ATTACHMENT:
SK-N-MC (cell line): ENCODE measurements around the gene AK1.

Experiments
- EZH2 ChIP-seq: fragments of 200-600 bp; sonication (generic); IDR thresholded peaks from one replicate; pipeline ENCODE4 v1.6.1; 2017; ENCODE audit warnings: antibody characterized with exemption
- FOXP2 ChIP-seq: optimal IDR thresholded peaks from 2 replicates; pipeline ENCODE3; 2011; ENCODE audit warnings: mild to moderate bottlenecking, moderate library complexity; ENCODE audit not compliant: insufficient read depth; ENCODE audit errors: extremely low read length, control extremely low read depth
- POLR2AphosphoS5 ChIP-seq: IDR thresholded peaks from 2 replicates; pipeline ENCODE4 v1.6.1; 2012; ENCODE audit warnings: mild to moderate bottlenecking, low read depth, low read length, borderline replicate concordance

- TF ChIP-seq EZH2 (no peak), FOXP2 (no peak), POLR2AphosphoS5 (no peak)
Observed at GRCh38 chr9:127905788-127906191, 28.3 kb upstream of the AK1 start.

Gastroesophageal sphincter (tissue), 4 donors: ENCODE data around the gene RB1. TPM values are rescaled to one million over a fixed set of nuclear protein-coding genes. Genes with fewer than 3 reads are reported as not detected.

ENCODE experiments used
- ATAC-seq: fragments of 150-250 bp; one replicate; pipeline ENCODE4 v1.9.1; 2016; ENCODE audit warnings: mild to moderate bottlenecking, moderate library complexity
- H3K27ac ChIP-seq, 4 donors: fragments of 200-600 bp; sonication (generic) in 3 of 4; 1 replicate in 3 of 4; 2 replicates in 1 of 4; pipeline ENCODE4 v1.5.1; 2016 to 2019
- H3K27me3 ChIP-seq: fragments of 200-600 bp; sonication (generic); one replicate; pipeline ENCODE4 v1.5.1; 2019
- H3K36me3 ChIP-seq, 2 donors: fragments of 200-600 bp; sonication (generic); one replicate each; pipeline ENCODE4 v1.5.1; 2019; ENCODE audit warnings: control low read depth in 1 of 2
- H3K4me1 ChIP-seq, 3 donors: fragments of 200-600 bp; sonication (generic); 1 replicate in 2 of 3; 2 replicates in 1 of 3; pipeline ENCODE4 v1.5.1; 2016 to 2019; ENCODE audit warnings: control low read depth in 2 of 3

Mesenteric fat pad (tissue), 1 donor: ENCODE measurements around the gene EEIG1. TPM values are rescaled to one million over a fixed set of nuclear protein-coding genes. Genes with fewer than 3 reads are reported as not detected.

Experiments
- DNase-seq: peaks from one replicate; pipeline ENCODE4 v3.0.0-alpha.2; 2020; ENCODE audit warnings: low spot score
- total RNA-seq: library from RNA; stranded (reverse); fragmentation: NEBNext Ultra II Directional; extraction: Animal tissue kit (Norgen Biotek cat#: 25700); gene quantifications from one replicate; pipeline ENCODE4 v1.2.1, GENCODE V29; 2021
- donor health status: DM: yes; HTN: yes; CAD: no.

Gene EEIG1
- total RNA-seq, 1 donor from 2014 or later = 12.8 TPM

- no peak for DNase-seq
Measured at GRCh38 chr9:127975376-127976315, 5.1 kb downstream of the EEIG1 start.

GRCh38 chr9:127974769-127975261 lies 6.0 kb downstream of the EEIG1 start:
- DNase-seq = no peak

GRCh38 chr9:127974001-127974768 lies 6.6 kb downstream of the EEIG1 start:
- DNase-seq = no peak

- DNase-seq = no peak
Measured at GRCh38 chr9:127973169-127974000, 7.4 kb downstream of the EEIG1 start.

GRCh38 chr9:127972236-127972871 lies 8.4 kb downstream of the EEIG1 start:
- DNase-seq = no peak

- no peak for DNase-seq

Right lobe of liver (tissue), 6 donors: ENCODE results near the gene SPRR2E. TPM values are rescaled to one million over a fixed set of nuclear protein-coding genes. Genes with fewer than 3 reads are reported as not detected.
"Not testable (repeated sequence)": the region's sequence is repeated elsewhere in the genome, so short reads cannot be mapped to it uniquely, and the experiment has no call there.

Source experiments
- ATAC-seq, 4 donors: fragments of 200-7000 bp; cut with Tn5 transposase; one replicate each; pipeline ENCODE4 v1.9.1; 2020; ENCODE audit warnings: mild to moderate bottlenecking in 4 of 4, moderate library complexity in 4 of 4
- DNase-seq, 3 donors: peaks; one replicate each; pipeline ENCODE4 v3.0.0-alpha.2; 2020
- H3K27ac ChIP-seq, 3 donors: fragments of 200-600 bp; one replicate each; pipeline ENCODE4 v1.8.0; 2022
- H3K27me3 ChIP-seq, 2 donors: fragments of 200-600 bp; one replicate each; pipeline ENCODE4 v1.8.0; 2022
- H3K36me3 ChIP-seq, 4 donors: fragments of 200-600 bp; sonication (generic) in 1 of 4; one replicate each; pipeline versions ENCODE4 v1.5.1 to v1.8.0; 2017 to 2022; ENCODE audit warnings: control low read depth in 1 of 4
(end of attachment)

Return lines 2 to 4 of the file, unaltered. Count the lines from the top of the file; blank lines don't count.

Experiments
- EZH2 ChIP-seq: fragments of 200-600 bp; sonication (generic); IDR thresholded peaks from one replicate; pipeline ENCODE4 v1.6.1; 2017; ENCODE audit warnings: antibody characterized with exemption
- FOXP2 ChIP-seq: optimal IDR thresholded peaks from 2 replicates; pipeline ENCODE3; 2011; ENCODE audit warnings: mild to moderate bottlenecking, moderate library complexity; ENCODE audit not compliant: insufficient read depth; ENCODE audit errors: extremely low read length, control extremely low read depth